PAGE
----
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I have been doing some low-level hacking on Android.

I'm trying to enable wifi i.e. establish Internet Connectivity through terminal (adb shell). I have written a C program to achieve this by hacking into android's bionic library and libnetutils library to get things working.

Everything works fine. I'm able to acquire an IP address via dhcp request. The problem is that whenever I try to open any site for ex. google.com via browser, it does not opens. But when I enter the IP address of the site "74.125.228.66" (google.com), the page gets loaded.

I have tried several options, like modifying the dns entries in file "resolv.conf" (present in /system/etc) and in file "20-dns.conf" (in /system/etc/dhcpcd/dhcpcd-hooks). I also tried using "setprop" call to set dns values manually for "dhcp.eth0.dns*" and "dhcp.wlan0.dns*".

But nothing seems to work. There's also an interesting behavior I noticed. If I turn on wifi manually from "settings" menu and then turn it off and then run my program, I don't face this issue anymore. Looks like it uses some settings that I could not figure out.

My guess is that this is DNS issue, but it may be something else. Let me know if anyone has faced this issue before.

Here's is what I do to enable wifi:

  1. Enable wpa_supplicant daemon using set_prop().

  2. Send a dhcp request to acquire IP (code from dhcpclient.c in libnetutils).

  3. Enable dhcpcd daemon using set_prop(). (Even without this, everything works. I ran this so that IP lease gets renewed automatically. ( Although I'm not sure about this, if dhcpcd daemon would take care of lease renewal or not) ).

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1 Answer 1

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In order to enable WIFI on Android via command line through a C program, you'll need to do the following:

1) Enable wpa_supplicant daemon. (Make sure you have the wpa_supplicant.conf file at /data/misc/wifi with AP (access point) information in it.). wpa_supplicant internally takes care of loading the driver and then establishes connectivity to the specified networks in its configuration file based on availability and strength.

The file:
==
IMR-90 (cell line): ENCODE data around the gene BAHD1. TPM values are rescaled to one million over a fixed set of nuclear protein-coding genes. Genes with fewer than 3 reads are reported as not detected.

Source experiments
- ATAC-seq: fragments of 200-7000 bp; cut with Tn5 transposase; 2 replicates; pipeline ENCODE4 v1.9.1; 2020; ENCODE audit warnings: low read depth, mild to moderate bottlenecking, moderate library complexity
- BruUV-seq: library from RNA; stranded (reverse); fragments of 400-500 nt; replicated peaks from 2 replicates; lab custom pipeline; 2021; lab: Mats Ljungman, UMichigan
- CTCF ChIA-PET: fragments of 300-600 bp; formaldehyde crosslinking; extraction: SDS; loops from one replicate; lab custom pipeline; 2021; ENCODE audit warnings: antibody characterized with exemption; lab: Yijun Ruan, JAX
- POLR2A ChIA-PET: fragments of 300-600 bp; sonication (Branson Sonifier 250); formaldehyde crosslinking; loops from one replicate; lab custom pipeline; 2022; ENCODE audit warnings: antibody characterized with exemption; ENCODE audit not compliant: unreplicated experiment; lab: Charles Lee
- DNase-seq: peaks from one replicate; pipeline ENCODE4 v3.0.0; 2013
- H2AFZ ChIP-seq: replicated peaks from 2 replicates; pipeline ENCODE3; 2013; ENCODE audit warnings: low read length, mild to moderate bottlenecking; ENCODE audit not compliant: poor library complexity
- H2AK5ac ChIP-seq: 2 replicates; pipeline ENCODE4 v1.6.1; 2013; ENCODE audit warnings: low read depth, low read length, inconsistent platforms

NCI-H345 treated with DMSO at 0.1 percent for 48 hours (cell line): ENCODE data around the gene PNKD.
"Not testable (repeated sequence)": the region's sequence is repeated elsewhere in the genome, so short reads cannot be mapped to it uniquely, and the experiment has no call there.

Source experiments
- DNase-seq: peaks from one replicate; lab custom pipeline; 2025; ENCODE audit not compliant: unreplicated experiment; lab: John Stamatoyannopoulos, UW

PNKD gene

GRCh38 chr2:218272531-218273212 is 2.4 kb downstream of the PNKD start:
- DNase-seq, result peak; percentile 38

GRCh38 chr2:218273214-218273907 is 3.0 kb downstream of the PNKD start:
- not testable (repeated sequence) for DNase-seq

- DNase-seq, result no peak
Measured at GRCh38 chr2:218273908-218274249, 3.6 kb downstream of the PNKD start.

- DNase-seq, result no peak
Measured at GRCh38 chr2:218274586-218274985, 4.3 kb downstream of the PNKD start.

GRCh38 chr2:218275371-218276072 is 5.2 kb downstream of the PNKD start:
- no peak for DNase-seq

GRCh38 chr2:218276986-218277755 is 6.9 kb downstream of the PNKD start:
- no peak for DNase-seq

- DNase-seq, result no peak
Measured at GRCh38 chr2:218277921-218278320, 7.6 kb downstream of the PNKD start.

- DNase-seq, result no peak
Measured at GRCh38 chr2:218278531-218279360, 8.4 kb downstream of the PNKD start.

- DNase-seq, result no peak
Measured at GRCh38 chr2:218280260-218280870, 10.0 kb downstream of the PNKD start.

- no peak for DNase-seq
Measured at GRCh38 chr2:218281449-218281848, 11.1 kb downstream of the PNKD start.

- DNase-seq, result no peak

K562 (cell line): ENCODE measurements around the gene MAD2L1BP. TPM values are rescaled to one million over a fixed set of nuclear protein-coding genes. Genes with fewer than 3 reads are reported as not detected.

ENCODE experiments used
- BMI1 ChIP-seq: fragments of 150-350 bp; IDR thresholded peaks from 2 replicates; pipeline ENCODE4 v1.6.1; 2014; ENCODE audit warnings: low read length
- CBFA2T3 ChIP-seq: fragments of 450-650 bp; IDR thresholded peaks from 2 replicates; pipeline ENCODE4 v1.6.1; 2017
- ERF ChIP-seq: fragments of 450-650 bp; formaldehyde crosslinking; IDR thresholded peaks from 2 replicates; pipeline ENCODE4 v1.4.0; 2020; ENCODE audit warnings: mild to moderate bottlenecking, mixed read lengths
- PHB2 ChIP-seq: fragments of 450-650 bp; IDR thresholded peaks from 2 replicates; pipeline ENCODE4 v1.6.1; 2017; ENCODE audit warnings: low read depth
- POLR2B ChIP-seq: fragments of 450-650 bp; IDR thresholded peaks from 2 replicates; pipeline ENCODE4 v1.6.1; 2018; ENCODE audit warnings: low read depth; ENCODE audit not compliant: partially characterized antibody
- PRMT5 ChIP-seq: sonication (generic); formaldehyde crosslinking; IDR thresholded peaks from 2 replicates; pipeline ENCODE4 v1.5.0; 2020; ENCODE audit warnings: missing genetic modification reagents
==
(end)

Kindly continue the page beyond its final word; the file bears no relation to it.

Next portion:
2) Issue a dhcp request. ( To fetch IP, lease, dns1, dns2 etc.)

3) Start dhcpcd daemon. (For Lease renewal)

4) Set net.dns* properties. (Without this, DNS service would not work for any application)

In order to enable daemons (wpa_supplicant and dhcpcd) and set net.dns* properties , you'll need to use Android property system (property_set() and property_get() functions). To learn more about Android Property System, follow this link: http://rxwen.blogspot.com/2010/01/android-property-system.html

In order to use above 2 functions, you'll need to hack into bionic and core libcutils library. Location: /bionic/libc/bionic/system_properties.c /system/core/libcutils/properties.c

For issuing dhcp request, you need to hack some of the implementation of libnetutils Location: /system/core/libnetutils/*

Disabling Wifi:

1) Unload the driver manually. 2) Stop wpa_supplicant daemon. 3) Stop dhcpcd daemon. 4) Unset net.dns* properties.

In this case, driver needs to be unloaded manually unlike loading. If this step is not done, then any of the existing connections will not be torn apart even after 2, 3, and 4. To manually unload the driver, you need to issue "DRIVER STOP" request to wpa_supplicant which will take care of interacting with kernel to unload the driver. In order to communicate with wpa_supplicant, you'll need to hack into wpa_cli implementation to see how it works. It basically uses UNIX Domain Sockets to interact with the supplicant. You basically need to have a look at wpa_ctrl.c and wpa_cli.c

To learn more about wpa_supplicant, wpa_cli, follow below link: http://hostap.epitest.fi/wpa_supplicant/devel/

All above that I explained to you is done in Android at HAL layer. Location: /hardware/libhardware_legacy/wifi/wifi.c

So, basically whenever you toggle wifi switch from settings menu, control passes from wifi_app code to wifi_frameworks layer (WifiManager and WifiServices) which passes control to wifi.c (HAL layer) through JNI implementation (WifiNative).

A good starting point would be to look at wifi.c if you want to know things that are done at low level to enable wifi.

PS - All above is what I learned after several attempts trying to figure out stuff on my own. There are no documents or blogs (atleast I didn't find any!) that would specify what needs to be done and order of events that should be followed to enable/disable WIFI. So, it may be possible you might find a better way of doing things. This worked for me, something else might work for you!

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